May 22, 2004 - Cretaceous Fossils, Sumter Co, AL

Another boat trip, this time in Sumter county, at a river site with huge chalk bluffs.  (The lake level at the Demopolis Lock was 74.28 feet above sea level).  The fossils we collected are from the marl limestone sequences in the Arcola Limestone Member (Late Cretaceous Campanian 83-74 mya).  Last year, Dr. Charlie Smith, who has done many years of research on this site, came with the group and provided a wonderful lecture and handouts to the group.  This year we found a number of straight cephalopod segments, gastropods up to 6cm in diameter, fish dermal spine, and ammonite pieces.  But the real prize of the trip was several mosasaur vertebra found in three separate "piles" in a 15 foot area along the riverbank.  Vicki found the first fossil vertebra, which was standing on end, and had only the top exposed.  After convincing Greg to come look, there were decisions to be made.  Do we leave it here in place and take the chance of the river rising and washing it away?  We noticed this area had been under a heavy layer of pea gravel the last time we were here, and the pea gravel had disappeared.  Do we trench it and extract the bone, or use a plaster jacket over the whole thing?  The decision was to take the bone out, not take the chance on having it wash down the river, and protect it with a plaster jacket.  However, after excavating around the bone, it was discovered a small but sturdy piece of the chalk could be extracted, making the plaster jacket unnecessary.

As Bobby came over to see what all the fuss was about, he saw "odd shapes" sticking out of the chalk about 15 feet before he got to where Greg was working, and after looking closely, realized it was several more vertebra.  Steve came over to assist in excavating this new pile of bones.  The other part of the group had gone to another nearby beach, and were basking in the sun (and I suspect they went swimming based on Nancy's drenched appearance!).  They decided to ride back over after all the hard work had been done, and see what we had found.  Then Jan asked if we had looked under that tree trunk beside us.  Well, no.  So the trunk was moved, and low and behold, there were about 5 more vertebra under it, which were also excavated.  So this was truly a group find, and everyone got to work on the excavations, initial cleaning, and proper packing.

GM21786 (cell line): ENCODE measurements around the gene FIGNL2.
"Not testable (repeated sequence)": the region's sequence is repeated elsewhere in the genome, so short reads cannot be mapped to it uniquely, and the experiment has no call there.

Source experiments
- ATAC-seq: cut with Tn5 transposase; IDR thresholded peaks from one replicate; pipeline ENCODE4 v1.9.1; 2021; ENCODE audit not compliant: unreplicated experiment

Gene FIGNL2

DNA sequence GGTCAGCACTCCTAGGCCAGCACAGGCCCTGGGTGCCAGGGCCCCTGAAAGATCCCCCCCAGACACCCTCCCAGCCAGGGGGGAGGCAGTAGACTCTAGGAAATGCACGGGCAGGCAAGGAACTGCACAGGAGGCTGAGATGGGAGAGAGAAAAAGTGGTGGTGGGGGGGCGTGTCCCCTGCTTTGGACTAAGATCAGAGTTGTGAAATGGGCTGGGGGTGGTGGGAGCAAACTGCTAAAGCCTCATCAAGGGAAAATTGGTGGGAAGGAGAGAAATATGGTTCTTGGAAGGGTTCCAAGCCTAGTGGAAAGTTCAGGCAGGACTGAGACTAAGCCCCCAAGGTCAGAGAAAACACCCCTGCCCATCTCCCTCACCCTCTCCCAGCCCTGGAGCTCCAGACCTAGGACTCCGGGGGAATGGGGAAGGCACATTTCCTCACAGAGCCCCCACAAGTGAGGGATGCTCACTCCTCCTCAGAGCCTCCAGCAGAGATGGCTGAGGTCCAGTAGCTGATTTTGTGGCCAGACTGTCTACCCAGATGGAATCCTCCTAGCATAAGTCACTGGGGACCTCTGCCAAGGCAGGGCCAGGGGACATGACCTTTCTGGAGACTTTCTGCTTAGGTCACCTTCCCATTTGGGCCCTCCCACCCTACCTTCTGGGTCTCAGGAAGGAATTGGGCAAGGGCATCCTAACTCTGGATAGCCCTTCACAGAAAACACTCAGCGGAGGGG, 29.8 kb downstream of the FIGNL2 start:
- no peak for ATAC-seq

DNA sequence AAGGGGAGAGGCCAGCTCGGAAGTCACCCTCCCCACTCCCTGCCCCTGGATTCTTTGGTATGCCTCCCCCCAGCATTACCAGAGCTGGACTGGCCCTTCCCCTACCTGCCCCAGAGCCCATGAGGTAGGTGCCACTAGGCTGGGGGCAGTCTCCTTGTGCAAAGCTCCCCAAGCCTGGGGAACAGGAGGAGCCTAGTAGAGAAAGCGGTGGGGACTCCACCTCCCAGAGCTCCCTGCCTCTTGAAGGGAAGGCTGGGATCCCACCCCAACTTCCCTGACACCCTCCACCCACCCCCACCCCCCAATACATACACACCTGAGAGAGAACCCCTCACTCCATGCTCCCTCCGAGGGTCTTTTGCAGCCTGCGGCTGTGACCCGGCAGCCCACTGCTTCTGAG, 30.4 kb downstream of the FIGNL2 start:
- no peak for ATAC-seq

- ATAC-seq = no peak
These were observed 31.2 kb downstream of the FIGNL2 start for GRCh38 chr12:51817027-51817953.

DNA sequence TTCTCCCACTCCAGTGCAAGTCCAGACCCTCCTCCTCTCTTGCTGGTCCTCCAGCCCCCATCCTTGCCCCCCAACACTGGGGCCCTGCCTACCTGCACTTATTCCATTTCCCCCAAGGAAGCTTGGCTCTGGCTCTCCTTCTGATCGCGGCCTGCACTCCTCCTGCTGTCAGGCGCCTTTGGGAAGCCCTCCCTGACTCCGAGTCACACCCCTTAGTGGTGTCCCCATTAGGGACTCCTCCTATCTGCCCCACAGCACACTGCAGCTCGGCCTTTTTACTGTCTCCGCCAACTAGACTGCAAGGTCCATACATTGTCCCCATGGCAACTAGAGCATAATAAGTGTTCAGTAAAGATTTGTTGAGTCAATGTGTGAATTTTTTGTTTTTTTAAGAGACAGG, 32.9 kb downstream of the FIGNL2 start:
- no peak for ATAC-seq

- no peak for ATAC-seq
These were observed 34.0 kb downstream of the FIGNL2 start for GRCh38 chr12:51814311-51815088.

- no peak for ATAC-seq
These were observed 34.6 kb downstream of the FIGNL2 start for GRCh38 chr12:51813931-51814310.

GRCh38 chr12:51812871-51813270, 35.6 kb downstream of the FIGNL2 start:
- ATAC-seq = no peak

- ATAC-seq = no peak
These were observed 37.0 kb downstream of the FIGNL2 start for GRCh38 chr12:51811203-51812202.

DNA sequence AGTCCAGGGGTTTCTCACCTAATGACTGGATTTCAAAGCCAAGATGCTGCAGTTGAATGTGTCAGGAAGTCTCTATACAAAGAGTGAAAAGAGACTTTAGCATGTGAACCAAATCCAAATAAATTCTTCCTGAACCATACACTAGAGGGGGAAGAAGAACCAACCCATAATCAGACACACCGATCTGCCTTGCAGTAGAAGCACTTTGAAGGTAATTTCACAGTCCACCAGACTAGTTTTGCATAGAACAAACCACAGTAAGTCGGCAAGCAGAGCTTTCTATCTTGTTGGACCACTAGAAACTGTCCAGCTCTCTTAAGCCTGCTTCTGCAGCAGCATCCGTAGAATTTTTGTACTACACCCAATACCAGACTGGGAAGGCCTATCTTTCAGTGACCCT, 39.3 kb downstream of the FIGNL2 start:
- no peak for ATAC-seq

Bill, with the assistance of Leisa, did a great job on the site survey and drawings.  Greg, who worked many years with the paleontologists at Red Mountain Museum, supervised the excavation and has been preparing the fossil bones for display.  Thanks to all for the fine work and photos!  (NOTE:  any professional paleontologist who desires to study these fossils, please send your request via email.)

Afterwards, a number of members went to another river site in Sumter county to collect marcasite.

Bill Cunningham also contributed to this report.

(Photos courtesy of Nancy Kenfield, Bill Cunningham, Vicki Lais, and Greg Mestler.)

mosasaur vertebra
WOW ! 

(Click images for larger view.)

mososaur vertebra

mosasaur vertebra

Lets get going!
launching boat

boat on river    river

collecting area

Hey, guys, pose for me!
collecting area

In large photo above, this is the leftmost vertebra, immediately after excavation. 
vertebra   Top view of vertebra.

Bottom view. bottom view of mosasaur vertebra

river view   

One of the many gastropods found. gastropod

fossil collecting area

What did you find?
finding fossil vertebra

mosasaur vertebra collecting area
Vertebral column extends 7 meters from near Coke can to several feet beyond the excavators.

Yes, we get dirty.
dirty pants

mosasaur vertebra

The excavation site had a small drainage problem...
mosasaur vertebra in wet matrix

Samples of typical finds - ammonite, straight cephalopod, gastropod, turritella, limpet, oyster.
various fossils, ammonite, cephalopod

Steve with his latest treasures.
Steve holding mosasaur vertebra

Bobby washing mud off the vertebra.
Bobby washing mosasaur vertebra

mosasaur vertebra
Group of eight vertebra.

mosasaur vertebra in matrix
Three vertebra in situ (about 15cm apart)

mosasaur vertebra
A vertebra in matrix (caudal concave discoid about 5cm)

fossil ammonite
Ammonite impression (about 30cm)

Local wildlife.
turtle hiding

Water hyacinths are pretty, but is an invasive species that destroys our rivers and lakes, and it is prohibited to sell it in the state of Alabama.  Thick infestations can make boating or swimming impossible.
water hyacinth

boat filled with BPS members

Vicki collecting marcasite
Several members traveled to another Sumter County location to collect marcasite.

white chalk cliffs
White chalk cliffs in Sumter County, AL.